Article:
Sen. Bernie Sanders, when appearing at the March 9 Democratic presidential debate in Miami, expressed praise for the medical care available in communist Cuba. This was in response to moderator María Elena Salinas, who pointed out that Sanders was also a supporter of Nicaragua’s Sandinista government. In the 1980s, Nicaragua received significant aid from enemies of the United States, such as East Germany, Cuba, Libya, and the Soviet Union.
 
Salinas said that Sanders had once praised the Sandinista government, while describing then-dictator Daniel Ortega was “an impressive guy.” She then showed a videotape from 1985 in which Sanders praised Cuban dictator Fidel Castro and condemned American foreign policy. 
 
The 1985 video depicts Sanders being interviewed by an unidentified reporter about Castro. In the archive video interview, Sanders condemned the 1961 Bay of Pigs invasion in which Cubans, with the support of the U.S., sought to bring down the Castro regime in the hope that the Cubans would rise up against the dictatorship. Candidate Sanders said that the organizers of the incursion forgot that Castro “educated their kids, gave them health care, totally transformed their society.” The audience went silent when it heard Sanders' praise for the dictator, who has been widely condemned for decades of human rights violations.
 
Salinas pointed out that many exiles living in Florida have “open wounds” over socialism and communism, and then asked Sanders to describe the difference between his socialism and the socialism of Nicaragua, Cuba, and Venezuela. Sanders did not answer the question, but instead denounced U.S. policy towards Latin America. He recalled that he went to Nicaragua because he opposed the Reagan’s administration policy there, and Nixon’s policy in Chile.  “I think the United States should be working with governments around the world, not get involved in regime change,” said Sanders.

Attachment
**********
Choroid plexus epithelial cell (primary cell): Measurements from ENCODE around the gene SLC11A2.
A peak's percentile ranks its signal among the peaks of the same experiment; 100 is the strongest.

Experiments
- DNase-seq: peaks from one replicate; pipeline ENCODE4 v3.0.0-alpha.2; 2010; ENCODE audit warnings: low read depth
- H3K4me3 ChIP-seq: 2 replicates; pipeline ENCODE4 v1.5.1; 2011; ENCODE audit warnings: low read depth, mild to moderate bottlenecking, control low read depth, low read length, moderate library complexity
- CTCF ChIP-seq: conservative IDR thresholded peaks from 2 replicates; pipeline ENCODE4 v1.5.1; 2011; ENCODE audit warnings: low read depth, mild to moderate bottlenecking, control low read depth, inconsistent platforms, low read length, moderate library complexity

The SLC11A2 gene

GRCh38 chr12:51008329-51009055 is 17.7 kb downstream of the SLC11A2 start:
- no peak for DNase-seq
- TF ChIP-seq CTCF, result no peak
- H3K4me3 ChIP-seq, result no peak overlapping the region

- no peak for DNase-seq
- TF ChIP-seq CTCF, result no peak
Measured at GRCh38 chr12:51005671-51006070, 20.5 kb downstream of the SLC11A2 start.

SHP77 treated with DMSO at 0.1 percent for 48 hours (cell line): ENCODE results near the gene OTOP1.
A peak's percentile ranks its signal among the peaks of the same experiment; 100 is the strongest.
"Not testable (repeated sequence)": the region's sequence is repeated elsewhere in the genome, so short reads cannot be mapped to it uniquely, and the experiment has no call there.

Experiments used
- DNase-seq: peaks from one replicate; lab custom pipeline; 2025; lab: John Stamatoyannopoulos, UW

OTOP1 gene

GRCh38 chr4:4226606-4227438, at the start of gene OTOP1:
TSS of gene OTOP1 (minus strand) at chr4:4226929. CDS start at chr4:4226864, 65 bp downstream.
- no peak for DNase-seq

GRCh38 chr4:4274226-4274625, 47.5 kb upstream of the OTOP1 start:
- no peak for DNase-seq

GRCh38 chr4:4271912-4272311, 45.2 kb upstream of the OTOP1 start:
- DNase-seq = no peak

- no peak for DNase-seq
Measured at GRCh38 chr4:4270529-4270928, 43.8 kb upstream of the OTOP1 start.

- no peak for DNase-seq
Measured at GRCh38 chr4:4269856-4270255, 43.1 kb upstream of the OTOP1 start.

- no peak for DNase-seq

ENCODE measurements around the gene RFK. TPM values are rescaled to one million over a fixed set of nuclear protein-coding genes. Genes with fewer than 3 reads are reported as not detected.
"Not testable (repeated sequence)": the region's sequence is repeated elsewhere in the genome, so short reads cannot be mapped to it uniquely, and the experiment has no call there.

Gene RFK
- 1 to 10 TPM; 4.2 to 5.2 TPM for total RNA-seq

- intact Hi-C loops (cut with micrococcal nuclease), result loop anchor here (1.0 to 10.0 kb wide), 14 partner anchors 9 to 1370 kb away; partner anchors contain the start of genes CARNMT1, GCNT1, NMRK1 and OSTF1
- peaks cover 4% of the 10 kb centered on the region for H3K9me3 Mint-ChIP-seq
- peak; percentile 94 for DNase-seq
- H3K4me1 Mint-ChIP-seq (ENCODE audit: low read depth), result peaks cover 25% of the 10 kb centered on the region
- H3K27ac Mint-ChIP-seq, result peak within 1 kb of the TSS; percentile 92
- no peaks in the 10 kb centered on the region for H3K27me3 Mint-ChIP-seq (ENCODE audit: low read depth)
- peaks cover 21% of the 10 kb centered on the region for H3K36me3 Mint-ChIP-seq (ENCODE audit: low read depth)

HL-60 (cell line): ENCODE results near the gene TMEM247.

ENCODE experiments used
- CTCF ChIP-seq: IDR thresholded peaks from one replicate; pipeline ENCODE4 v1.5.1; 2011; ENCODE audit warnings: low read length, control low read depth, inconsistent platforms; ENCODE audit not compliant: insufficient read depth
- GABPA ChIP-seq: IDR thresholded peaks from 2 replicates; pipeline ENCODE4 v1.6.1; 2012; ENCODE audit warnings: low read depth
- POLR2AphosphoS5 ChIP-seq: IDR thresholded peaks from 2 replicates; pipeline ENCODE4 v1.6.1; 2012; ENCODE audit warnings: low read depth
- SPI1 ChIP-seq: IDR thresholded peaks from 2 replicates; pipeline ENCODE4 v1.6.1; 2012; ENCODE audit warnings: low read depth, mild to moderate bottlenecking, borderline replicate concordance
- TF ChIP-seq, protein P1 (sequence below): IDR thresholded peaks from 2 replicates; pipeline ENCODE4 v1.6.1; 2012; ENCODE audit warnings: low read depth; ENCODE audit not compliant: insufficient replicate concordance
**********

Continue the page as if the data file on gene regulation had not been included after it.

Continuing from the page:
When Salinas asked whether he regrets his characterizations of Ortega and Castro, Sanders again evaded the question and instead said that it was a mistake for the U.S. to overthrow Latin American governments. The audience cheered as Sanders condemned U.S.-inspired regime change in countries such as Guatemala, which saw a coup orchestrated by the CIA in 1954.
 
While admitting that Cuba is not democratic, Sanders claimed that Cuba has made “good advances in health care, and education, while also sending doctors to foreign countries. Having pointed out that President Obama will visit Cuba within the next few days, Sanders said he believes the restoration of full diplomatic relations with the island dictatorship will result in improvements in the lives of Cubans and additional business for American companies. 

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Spero News writer Martin Barillas is a former US diplomat, who also worked as a democracy advocate and election observer in Latin America. His first novel 'Shaken Earth', is available at Amazon.

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